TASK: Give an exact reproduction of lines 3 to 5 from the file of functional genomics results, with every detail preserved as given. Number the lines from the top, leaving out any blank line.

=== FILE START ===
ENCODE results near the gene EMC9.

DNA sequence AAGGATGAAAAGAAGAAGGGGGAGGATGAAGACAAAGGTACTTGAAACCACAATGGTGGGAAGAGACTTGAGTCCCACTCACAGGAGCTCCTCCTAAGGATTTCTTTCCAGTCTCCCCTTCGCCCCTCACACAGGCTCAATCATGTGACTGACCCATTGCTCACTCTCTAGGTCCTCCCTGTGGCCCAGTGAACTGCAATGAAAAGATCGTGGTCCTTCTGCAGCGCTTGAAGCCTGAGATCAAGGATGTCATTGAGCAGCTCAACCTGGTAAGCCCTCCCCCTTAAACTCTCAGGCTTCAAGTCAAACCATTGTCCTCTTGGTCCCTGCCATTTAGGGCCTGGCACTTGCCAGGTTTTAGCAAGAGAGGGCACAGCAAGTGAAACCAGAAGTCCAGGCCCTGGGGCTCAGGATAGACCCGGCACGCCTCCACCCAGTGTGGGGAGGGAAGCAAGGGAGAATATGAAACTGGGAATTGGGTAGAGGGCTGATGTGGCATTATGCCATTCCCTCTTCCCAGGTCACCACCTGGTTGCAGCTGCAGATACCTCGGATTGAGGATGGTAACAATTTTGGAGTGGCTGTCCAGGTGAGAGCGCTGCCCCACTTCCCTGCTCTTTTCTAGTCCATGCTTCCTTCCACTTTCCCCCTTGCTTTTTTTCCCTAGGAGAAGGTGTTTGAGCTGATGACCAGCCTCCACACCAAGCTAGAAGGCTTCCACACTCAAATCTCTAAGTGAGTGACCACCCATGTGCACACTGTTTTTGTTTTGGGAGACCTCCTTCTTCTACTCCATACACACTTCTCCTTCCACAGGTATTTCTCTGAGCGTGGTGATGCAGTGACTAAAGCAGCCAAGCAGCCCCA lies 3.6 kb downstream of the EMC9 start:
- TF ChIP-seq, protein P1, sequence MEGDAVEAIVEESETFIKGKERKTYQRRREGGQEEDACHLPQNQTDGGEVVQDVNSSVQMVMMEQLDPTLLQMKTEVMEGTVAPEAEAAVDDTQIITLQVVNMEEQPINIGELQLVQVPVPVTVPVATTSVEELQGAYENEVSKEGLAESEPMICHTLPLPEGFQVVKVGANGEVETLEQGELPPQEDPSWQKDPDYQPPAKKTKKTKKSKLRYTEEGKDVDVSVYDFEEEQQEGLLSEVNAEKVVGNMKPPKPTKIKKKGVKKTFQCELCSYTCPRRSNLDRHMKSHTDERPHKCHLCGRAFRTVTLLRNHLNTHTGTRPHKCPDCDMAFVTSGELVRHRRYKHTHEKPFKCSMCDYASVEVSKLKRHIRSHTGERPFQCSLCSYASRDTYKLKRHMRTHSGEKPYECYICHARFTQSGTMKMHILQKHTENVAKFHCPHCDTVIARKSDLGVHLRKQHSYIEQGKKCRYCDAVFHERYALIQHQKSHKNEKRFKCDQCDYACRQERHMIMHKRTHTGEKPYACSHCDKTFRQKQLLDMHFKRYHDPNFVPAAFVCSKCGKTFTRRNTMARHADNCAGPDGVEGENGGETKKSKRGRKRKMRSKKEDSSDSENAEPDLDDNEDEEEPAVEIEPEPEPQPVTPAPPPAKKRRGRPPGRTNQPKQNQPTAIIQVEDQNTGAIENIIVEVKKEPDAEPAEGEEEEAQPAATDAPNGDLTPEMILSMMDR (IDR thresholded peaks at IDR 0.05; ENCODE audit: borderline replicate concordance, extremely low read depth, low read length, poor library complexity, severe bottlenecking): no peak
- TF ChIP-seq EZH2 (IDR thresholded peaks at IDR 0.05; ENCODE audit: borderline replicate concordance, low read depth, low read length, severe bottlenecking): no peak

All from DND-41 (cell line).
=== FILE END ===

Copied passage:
- TF ChIP-seq, protein P1, sequence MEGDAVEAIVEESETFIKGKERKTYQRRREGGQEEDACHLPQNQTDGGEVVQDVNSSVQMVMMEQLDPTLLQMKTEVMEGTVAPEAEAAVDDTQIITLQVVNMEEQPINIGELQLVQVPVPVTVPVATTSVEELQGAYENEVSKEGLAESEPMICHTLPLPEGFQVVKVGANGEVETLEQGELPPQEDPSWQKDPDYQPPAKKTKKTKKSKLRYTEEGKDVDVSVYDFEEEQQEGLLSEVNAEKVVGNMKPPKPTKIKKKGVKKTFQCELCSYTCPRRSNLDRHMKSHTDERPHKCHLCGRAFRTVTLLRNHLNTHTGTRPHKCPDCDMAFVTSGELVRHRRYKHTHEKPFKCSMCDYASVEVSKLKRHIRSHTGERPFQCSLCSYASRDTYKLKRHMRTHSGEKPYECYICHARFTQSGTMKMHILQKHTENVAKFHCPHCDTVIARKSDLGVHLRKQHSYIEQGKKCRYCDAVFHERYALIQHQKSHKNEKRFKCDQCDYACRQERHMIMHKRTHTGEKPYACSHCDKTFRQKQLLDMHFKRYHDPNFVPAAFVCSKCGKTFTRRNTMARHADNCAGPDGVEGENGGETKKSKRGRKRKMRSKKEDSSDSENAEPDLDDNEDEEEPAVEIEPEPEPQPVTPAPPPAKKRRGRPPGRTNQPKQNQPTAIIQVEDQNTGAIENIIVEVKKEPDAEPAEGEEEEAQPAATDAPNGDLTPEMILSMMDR (IDR thresholded peaks at IDR 0.05; ENCODE audit: borderline replicate concordance, extremely low read depth, low read length, poor library complexity, severe bottlenecking): no peak
- TF ChIP-seq EZH2 (IDR thresholded peaks at IDR 0.05; ENCODE audit: borderline replicate concordance, low read depth, low read length, severe bottlenecking): no peak

All from DND-41 (cell line).